Public meeting Wednesday
By Don Crosby Owen Sound Sun Times
Wind turbines could be coming to Meaford.
That is why newly-formed Wind Concerns Meaford is holding a public meeting on Wednesday to raise awareness about wind energy concerns in the municipality and elsewhere. At least one developer has a wind testing tower in the former Sydenham Township near Balaclava.
Organic farmer Nicholos Schaut is one of the evening’s speakers. He, together with his wife and two pre-school age children, moved to Meaford from Melancthon Township about a year ago.
He said his family moved to get away from the effects of wind turbines that were located too close to the family home and a nearby potential aggregate development proposal.
He said the noise of the turbines was disruptive to their lives and kept them awake at night.
“We had three wind turbines at just a kilometre away from our house. We’ve seen the effects of these wind turbines on the community and on ourselves,” he said.
He said the presence of wind turbines causes divisions within the community and among neighbours and even between family members when one neighbour gets a contract for a wind turbine and others feel left out or have to suffer the effects of having wind turbines too close to their homes.
“My message is really about the health of the community in general and what this form of development is doing to the fabric of the community. This is a divisive issue and it hurts a lot of people,” he said.
He says he knows of people who no longer talk to one another. Others have had to sell property or have been bought out because of the personal effects of living too close to the turbines.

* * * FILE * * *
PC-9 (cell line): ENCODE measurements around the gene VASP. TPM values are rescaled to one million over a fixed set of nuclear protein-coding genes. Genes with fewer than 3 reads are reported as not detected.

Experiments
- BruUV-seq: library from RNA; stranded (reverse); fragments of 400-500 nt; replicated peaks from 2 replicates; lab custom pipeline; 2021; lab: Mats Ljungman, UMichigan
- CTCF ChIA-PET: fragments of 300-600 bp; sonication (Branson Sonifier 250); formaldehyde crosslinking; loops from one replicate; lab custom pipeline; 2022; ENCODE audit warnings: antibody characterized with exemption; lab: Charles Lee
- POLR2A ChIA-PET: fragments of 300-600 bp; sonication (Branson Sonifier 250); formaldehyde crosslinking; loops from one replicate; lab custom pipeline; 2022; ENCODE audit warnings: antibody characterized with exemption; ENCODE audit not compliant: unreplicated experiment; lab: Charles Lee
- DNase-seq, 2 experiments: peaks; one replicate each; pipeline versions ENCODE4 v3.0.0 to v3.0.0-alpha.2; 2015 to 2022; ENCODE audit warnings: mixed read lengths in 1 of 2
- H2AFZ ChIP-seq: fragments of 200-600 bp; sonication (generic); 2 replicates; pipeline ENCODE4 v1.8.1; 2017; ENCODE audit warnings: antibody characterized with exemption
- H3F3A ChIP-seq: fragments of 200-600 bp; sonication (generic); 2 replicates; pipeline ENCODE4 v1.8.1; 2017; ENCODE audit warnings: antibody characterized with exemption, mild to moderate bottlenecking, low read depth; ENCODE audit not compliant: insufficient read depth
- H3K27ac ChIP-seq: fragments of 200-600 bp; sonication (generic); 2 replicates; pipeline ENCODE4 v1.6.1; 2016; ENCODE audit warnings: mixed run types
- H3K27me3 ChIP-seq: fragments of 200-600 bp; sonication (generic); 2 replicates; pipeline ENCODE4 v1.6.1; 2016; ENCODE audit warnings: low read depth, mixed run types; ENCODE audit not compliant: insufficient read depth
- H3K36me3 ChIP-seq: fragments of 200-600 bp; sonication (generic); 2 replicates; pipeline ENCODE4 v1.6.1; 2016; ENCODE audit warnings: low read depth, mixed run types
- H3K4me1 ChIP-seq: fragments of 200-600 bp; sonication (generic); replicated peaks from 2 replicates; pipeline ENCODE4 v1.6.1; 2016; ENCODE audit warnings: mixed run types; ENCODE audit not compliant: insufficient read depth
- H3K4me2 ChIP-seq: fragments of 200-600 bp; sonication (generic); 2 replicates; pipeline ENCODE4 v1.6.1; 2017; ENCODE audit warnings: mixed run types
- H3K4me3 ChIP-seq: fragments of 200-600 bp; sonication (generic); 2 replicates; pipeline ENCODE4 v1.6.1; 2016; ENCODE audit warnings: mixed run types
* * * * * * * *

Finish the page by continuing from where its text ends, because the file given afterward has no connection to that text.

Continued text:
Some older farmers nearing retirement are fearful they won’t be able to sell their farms to get the money they counted on for their retirement years.
“I know a couple of people who have turbines on their property who are realizing that the turbine is not what they thought it would be,” said Schaut.
Jim Bruno, a spokesperson for Wind Concerns Meaford is critical of the way the provincial government is going about promoting wind energy development in the province.
“Wind turbines have been in Europe for many years and people think there haven’t been any problems, but when you read the studies you see there are many problems and Ontario is not learning from them,” he said.
“It’s not necessary to destroy the scenic landscape and put people through such hardship. You can accomplish our energy goals without having to do that,” he added.
Schaut says he would like to see some limits placed on the rush to wind energy development in Ontario.
“The politics which are behind this green rush is highly suspicious and no one is really asking those hard questions. The amount of money being granted so far in this windfall subsidy for large corporations could have gone a long way towards conservation,” Schaut said.
“The fact of the matter is we live in a province that has a glut of hydro. We have a surplus of hydro and we sell it elsewhere and according to the last hydro report we will see a surplus for the next couple of years,” he said.
Speakers will present information on the impact wind energy has on the economy, health, environment and property values.
Other speakers include Jeremy Gawen of the Georgian Bay Association, Mike McMurray, a real estate broker with Royal Lepage, Carmen Krogh, past editor of the compendium of Pharmaceutical Sciences, and Dave Colling, a farmer.
The public meeting will be held at Woodford Hall starting at 7:30 p.m. Doors open at 6:30 p.m.